How many supermarkets have a tribute to Gillian’s Island?
Jungle Jim's Gilligan's Island Boat

The Massive Hot Sauce display:
Jungle Jim's Firetruck Hotsauce display

Jungle Jim’s has a massive selection of candy from all around the world. These Gummi Snails from Germany, and sour lemon candies from Japan were amongst my favorites.

Gummi escargot #schneck #lecker #candy #escargot

Sour Lemon Candy from Jungle Jim's

Elvis

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Info: Jungle Jim’s website.
Location: 5440 Dixie Highway, Fairfield, OH 45014

Circus World in Baraboo Wisconsin

On June 12th, 2017, I found myself in Baraboo, Wisconsin looking for periodical cicadas, attempting to verify their existence in that city. I found no cicadas, but I did come across the Circus World museum/historic site. Driving past Circus World, it didn’t seem that compelling: the buildings were bland and seemed unexceptional.

Circus World in Baraboo WI

I parked across from the museum so I could inspect the trees in a park for cicadas — from that vantage point I could see into the grounds of the museum — I could see an elephant, a circus tent, and trains of circus wagons. That was enough to make me think “okay, that looks interesting, I’m here, I’m not finding any cicadas, I might as well go inside”.

Perceiving the value of something often requires a new perspective.

One hundred years ago circuses had a lot less competition — no Internet, no video anything, no radio, no plenitudes of delicious foods, no giant amusement parks, no touring rock, country or rap groups, no NASCAR, no air conditioning, or easy to obtain birth control. If you lived in a rural community 100 years ago, and the circus came to town, you went to the circus. You put down your hammer, gathered up your kin, and went to see “the greatest show on earth”.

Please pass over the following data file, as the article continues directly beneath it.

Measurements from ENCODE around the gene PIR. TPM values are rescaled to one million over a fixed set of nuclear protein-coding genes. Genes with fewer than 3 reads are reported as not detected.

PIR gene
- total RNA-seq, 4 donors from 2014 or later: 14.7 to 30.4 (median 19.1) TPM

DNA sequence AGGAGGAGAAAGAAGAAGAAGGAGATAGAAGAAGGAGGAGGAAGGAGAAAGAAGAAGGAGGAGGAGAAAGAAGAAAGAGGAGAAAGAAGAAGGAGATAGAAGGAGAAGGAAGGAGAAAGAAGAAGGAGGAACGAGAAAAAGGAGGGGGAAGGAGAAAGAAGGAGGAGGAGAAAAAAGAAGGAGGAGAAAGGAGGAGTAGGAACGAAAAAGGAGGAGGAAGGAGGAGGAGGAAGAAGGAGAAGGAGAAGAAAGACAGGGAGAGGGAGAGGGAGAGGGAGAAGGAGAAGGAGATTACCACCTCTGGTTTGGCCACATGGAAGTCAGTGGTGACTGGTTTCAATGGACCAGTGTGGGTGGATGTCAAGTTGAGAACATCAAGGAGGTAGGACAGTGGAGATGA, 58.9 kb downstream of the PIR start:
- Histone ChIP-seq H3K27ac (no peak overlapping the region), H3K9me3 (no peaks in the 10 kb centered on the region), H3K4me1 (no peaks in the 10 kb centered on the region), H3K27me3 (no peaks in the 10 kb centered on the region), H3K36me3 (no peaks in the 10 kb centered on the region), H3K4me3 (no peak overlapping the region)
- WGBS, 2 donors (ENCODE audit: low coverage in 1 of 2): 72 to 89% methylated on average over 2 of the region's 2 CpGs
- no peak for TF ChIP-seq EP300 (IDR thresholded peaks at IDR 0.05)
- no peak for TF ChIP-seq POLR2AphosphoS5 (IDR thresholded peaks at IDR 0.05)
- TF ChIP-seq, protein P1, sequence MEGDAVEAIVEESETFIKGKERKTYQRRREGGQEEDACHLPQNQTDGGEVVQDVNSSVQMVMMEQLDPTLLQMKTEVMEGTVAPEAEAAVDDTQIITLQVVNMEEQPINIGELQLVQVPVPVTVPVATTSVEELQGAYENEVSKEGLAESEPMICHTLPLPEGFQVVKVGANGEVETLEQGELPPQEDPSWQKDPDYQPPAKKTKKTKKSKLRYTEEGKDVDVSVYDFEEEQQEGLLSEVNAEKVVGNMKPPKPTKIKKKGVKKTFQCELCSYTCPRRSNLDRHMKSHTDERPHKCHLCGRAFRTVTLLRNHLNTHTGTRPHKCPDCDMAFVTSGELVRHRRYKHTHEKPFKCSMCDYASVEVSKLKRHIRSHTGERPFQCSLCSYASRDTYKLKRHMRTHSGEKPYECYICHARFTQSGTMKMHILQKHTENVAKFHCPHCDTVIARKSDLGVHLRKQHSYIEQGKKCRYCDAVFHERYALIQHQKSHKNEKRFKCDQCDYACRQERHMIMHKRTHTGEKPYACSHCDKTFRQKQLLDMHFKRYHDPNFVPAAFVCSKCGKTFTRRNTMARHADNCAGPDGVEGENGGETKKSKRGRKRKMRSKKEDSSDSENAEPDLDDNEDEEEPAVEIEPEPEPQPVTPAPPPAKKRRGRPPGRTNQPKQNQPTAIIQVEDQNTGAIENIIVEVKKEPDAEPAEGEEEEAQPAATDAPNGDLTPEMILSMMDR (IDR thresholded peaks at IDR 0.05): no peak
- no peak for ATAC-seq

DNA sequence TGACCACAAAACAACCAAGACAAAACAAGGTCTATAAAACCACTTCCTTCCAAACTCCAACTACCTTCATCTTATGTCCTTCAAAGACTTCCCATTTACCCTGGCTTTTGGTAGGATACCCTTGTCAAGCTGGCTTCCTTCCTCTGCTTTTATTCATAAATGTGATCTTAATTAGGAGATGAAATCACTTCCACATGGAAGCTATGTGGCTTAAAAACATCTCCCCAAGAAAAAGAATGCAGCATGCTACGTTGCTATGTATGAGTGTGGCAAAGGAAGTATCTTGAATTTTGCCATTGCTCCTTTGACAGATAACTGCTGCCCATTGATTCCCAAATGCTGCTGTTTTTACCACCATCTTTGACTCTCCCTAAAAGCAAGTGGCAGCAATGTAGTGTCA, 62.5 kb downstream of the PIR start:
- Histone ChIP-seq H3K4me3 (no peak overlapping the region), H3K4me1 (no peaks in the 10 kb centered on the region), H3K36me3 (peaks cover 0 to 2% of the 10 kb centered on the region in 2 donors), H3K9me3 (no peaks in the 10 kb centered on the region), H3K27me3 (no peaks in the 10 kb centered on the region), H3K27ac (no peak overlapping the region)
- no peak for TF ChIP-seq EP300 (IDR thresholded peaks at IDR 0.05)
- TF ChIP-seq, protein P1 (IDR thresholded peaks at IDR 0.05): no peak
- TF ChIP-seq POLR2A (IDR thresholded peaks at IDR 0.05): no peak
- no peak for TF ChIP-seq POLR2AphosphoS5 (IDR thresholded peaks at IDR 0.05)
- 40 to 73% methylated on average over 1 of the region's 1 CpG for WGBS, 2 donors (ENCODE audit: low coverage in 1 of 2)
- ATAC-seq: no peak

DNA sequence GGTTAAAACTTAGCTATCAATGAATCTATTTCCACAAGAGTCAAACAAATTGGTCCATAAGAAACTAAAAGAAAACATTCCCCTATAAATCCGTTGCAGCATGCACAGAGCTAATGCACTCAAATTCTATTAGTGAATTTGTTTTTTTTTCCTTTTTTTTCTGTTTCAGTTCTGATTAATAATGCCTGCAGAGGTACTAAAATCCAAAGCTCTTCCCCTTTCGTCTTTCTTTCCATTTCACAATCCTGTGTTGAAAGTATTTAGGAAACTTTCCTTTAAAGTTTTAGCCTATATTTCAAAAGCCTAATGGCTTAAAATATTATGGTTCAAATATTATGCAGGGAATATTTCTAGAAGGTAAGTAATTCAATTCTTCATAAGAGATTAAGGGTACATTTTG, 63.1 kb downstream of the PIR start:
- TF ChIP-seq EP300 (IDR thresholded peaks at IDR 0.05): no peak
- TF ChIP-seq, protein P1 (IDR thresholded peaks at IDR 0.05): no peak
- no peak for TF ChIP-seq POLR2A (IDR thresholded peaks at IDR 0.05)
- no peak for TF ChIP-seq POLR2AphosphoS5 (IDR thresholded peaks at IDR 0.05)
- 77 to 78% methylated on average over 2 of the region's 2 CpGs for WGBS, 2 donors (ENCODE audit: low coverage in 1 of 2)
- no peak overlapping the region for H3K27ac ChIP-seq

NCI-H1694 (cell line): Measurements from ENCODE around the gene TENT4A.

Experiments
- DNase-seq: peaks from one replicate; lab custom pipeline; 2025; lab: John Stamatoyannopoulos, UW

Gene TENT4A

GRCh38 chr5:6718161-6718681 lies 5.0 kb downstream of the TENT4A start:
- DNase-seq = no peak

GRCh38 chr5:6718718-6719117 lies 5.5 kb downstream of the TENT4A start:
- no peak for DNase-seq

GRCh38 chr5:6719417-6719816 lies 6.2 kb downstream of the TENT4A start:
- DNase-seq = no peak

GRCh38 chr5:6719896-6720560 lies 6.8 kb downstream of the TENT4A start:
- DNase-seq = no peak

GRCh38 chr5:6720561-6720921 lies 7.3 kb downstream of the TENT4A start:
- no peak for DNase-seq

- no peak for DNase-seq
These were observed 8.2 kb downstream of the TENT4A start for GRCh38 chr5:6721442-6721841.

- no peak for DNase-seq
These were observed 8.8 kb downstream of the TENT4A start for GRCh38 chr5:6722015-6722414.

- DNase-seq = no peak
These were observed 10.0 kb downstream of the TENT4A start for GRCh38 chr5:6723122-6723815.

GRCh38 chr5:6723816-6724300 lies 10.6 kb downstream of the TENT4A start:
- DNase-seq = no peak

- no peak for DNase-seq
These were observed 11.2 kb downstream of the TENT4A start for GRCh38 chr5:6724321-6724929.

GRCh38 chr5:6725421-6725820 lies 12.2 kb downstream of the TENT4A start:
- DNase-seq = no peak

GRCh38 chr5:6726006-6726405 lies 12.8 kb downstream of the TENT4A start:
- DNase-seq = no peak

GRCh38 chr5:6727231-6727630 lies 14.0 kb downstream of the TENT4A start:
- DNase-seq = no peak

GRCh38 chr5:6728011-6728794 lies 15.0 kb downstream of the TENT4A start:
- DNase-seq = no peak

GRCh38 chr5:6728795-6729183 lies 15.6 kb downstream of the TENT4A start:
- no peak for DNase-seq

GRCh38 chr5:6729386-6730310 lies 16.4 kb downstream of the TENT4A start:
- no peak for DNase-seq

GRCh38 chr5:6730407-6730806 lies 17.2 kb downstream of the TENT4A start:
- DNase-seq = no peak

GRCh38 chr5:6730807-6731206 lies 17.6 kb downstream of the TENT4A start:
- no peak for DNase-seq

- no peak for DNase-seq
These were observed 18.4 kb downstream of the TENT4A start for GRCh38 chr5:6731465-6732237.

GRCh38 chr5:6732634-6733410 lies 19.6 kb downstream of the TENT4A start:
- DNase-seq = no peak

Enter the circus tent, and you enter an alternate dimension. The circus represents a mirror world. Each ring, or circle (circus), is a mirror laid flat, in which a distorted & amplified view of the ordinary world appears. At the circus, ordinary animals, like dogs, horses & bears perform tricks; extra-ordinary animals from foreign lands, like monkeys, elephants, tigers & lions, appear in the flesh; mysterious humans of extreme dimensions, attributes and skills amaze unexperienced minds; clowns — representing everything an adult is not allowed to be: silly, playful, foolish, loud, colorful, outlandish — pour from tiny cars to delight child and adult alike.